Volunteering is a great way to participate in your community and help people where there is need. Current UT students in valid F-1 status may engage in volunteer activities, as long as the activity is in compliance with the U.S. Department of Homeland Security’s and the U.S. Department of Labor’s regulations.
The U.S. Department of Labor defines volunteering as:
- “individuals serving as unpaid volunteers in various community services. Individuals who volunteer or donate their services, usually on a part-time basis, for public service, religious or humanitarian objectives, not as employees and without contemplation of pay, are not considered employees of the religious, charitable or similar non-profit organizations that receive their service.”
When you evaluate if an activity is considered a “volunteer” activity or work, it is important to ask whether or not that type of activity might normally be paid and how immigration officials might view the opportunity when reviewing your record. The following situations might be considered “Employment” under DHS rules and not as “Volunteering”:
- If compensation or payment of any type is received. Any form of compensation, whether in terms of payment, fringe benefits, or “payment-in-kind”, is prohibited. In addition, if the “volunteer” activities are understood by the international visitor to yield some future tangible benefit conferred by the employer (i.e., a paid position in the future), then those activities are not permitted.
- If the Job Duties are those which are normally compensated. “Volunteer” (i.e., unpaid) performance of job duties that are normally compensated are prohibited. Put another way, If the volunteer activity is a position for which an employer would otherwise officially hire someone, you cannot volunteer in that same activity. The position must be a role that is only ever done by volunteers.
- If the position would normally be filled through a recruitment process.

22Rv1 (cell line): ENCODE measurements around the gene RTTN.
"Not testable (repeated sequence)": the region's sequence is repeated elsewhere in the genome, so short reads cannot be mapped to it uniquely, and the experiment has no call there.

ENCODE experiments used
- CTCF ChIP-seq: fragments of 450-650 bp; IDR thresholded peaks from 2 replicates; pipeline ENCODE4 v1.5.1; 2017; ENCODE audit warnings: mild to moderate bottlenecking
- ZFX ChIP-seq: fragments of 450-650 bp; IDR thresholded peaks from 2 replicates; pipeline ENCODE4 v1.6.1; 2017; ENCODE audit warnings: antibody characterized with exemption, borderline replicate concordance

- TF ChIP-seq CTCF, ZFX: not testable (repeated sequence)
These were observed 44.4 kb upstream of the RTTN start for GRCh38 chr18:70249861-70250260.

- If the job is training or preparation for a paid position. If the job duties being performed are considered by the employer to be preparatory for a paid position – i.e., training or a trial period – those job duties may not be performed by an international visitor who lacks employment authorization.
Volunteering should not exceed 20 hours per week while school is in session. We recommend that students wishing to engage in volunteering seek the guidance of their International Student Advisor before engaging in the activity. If the volunteering is done on a regular basis throughout a period of time larger than a month, or if it implies knowledge related to your studies, it should be considered a volunteer internship.
If you are engaging in bona fide volunteer activity, it is advisable to get documentation from the organization explaining the nature of your work and confirming that it meets all of the above requirements. You should keep this with your other immigration records (such as your previous I-20s, etc.).
You may not volunteer during your 60-day grace period following your graduation.
All unpaid internships, or volunteer internships, require Curricular Practical Training (CPT) authorization. Additionally, your employer should meet the requirements of the U.S. Department of Labor Fact Sheet #71 regarding Internship Programs Under the Fair Labor Standards Act.